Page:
In other words, it’s important to be in tune with the re-sale market as well as the rental market in your region so that you can make informed decisions about how much you should charge for rent. Ultimately, you want to ensure you are getting a good cap rate on your property while still falling within a good price to rent ratio for your market.

Should I join a local landlord’s association?

One of the best ways to stay up-to-date in any industry is to join an association that promotes that industry. Joining a local landlord’s association can be a great way for you to network with other landlords in your market and gain insightful information on properties for sale, rents others are charging and information on updated laws that regulate rental properties.

The association’s members could also be a great resource for you if you are having difficulty with a tenant, or if you want to get some advice on what you might be able to charge in rent for your property. It never hurts to have insight from other people who are doing the same thing as you are.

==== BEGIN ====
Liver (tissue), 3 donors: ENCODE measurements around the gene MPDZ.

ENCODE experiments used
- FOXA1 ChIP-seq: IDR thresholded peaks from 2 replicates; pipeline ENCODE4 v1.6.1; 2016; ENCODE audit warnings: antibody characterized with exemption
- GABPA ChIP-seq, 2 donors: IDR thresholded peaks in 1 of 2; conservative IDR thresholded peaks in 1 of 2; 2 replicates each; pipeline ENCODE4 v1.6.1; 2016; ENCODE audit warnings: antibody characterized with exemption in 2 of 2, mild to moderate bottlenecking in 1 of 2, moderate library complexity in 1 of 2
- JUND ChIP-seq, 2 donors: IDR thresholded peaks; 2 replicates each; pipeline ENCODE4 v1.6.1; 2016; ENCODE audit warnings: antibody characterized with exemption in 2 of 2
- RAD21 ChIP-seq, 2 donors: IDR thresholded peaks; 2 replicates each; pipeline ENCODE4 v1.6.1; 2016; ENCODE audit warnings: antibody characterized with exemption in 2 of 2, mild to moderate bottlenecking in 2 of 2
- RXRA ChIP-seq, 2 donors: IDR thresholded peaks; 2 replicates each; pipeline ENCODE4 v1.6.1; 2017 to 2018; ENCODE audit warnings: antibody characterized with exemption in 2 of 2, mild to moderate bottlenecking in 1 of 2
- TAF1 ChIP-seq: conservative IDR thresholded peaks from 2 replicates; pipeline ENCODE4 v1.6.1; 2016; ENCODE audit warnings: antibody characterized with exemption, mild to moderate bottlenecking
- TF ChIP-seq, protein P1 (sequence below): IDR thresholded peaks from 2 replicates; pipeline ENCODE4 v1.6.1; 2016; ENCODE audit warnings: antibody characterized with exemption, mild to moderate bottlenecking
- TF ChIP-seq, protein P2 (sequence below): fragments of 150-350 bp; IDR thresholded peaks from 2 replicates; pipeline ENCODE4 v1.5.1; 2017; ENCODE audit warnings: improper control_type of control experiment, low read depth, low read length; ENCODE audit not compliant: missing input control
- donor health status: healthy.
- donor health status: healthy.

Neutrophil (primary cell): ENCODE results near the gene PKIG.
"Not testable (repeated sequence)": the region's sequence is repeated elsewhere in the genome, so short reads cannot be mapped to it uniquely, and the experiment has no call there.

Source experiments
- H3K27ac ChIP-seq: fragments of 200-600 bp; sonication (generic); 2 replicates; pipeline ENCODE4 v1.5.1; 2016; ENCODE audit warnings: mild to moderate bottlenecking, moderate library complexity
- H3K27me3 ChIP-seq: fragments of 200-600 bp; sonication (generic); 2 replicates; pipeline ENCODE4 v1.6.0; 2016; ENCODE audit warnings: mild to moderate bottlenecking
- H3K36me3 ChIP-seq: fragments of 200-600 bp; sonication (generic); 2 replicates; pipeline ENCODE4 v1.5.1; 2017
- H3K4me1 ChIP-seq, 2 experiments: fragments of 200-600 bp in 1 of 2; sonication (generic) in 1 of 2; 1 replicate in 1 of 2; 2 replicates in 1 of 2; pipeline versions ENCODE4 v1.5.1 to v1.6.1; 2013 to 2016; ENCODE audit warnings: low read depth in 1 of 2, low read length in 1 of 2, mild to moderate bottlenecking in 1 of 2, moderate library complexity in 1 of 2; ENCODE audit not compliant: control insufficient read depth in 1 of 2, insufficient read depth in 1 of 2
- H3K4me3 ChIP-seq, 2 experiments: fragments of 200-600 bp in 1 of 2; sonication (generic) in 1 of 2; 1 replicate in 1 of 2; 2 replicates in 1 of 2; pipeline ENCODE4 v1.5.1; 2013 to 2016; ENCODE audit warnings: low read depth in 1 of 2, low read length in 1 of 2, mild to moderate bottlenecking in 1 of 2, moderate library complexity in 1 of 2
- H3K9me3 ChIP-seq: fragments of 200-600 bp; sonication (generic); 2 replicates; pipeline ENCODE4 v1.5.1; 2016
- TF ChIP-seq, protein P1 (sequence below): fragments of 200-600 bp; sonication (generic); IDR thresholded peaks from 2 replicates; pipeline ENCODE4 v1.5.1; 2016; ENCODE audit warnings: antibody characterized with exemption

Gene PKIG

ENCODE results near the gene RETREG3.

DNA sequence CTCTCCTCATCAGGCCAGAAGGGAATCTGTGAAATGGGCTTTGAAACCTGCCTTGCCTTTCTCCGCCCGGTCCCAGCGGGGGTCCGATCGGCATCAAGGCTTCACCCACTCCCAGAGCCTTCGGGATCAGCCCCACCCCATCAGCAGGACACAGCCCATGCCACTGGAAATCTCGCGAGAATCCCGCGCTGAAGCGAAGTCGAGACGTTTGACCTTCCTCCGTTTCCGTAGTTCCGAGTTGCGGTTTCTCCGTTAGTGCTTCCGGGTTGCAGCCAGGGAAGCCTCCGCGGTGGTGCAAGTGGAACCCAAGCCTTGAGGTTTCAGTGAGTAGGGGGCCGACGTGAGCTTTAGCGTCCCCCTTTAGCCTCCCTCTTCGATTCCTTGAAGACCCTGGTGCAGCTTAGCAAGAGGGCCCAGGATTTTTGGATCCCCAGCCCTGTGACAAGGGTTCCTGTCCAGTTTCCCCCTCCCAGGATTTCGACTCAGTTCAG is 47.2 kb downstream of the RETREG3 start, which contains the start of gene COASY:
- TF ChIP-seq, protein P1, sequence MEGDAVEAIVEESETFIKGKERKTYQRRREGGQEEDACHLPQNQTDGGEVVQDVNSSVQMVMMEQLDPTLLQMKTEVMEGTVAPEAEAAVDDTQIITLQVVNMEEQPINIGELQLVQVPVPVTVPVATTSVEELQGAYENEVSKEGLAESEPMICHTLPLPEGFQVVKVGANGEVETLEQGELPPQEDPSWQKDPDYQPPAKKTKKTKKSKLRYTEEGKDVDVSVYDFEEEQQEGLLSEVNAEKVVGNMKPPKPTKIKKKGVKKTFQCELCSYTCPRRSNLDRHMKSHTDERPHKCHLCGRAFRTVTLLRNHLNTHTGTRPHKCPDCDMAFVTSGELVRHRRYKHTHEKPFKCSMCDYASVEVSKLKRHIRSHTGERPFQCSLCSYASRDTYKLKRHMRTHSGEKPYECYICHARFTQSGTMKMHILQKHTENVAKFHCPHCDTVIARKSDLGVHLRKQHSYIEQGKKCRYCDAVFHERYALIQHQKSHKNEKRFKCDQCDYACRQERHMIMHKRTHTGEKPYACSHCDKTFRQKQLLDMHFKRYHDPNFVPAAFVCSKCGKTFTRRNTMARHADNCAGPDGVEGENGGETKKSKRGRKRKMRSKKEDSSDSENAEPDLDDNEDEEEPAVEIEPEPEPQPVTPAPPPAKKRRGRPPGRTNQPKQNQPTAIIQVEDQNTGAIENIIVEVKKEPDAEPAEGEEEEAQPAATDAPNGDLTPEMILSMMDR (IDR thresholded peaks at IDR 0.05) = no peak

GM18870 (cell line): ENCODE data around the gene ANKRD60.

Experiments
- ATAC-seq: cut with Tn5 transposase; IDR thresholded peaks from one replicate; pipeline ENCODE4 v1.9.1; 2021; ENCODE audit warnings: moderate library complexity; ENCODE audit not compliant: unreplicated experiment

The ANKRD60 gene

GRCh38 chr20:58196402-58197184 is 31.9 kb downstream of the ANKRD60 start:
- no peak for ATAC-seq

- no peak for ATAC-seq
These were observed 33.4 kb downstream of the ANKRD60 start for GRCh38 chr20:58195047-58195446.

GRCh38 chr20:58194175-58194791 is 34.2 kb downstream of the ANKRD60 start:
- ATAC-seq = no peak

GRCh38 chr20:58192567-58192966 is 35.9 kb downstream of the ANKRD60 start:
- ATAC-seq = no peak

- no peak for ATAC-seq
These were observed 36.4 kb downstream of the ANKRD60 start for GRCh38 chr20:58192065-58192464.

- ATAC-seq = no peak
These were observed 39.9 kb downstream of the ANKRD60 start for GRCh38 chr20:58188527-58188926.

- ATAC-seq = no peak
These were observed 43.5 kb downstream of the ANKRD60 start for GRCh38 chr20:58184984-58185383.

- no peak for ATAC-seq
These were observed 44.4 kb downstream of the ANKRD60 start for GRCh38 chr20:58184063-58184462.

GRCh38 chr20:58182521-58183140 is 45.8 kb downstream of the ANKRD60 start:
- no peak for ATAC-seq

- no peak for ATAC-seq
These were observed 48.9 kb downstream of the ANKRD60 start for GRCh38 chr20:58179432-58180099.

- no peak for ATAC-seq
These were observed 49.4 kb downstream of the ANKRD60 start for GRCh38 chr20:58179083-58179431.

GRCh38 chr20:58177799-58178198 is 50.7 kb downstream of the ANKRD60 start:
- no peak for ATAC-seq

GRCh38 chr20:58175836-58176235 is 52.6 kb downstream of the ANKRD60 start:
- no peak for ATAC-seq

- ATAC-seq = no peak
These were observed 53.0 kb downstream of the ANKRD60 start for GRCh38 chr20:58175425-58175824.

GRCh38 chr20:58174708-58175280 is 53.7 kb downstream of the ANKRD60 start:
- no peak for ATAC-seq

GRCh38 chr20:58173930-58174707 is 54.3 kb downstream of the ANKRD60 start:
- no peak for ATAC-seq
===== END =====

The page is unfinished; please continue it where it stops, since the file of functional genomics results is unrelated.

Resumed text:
How do I conduct rental research?

How do I conduct rental research?

There are a number of ways you can conduct rental research, but your first resource should be a rent estimate tool. On HomeUnion®’s website, you can search for any property by address and find information about the rent, price and operating expenses for properties throughout the country.

Not only will this tool give you a great starting point for how much you can charge in rent, but it could also give you a solid base from which to work if you are thinking of purchasing a property as a rental property for you.

How Do you Calculate Rent?

The best way to land on a rental price is to make a few different calculations and then weigh them all together. First, you should figure out:

Your operating expenses and what you’d need to charge to result in positive cash flow
What the market says would be a good rental price to charge

Once you figure out those numbers, you’ll be able to see, first and foremost, whether your property has the potential to be a good investment in your market. If the answer is yes, then you’ll want to take it a step further to land on a final competitive and attractive rent number. To do this, you should ensure your property has a good price to rent ratio (which would make it attractive for tenants) and also has a good cap rate.

The last thing you can do to ensure your property is attractive is to price your rent slightly below comparable properties in your market. This way, you stand out from your competition and attract a tenant faster.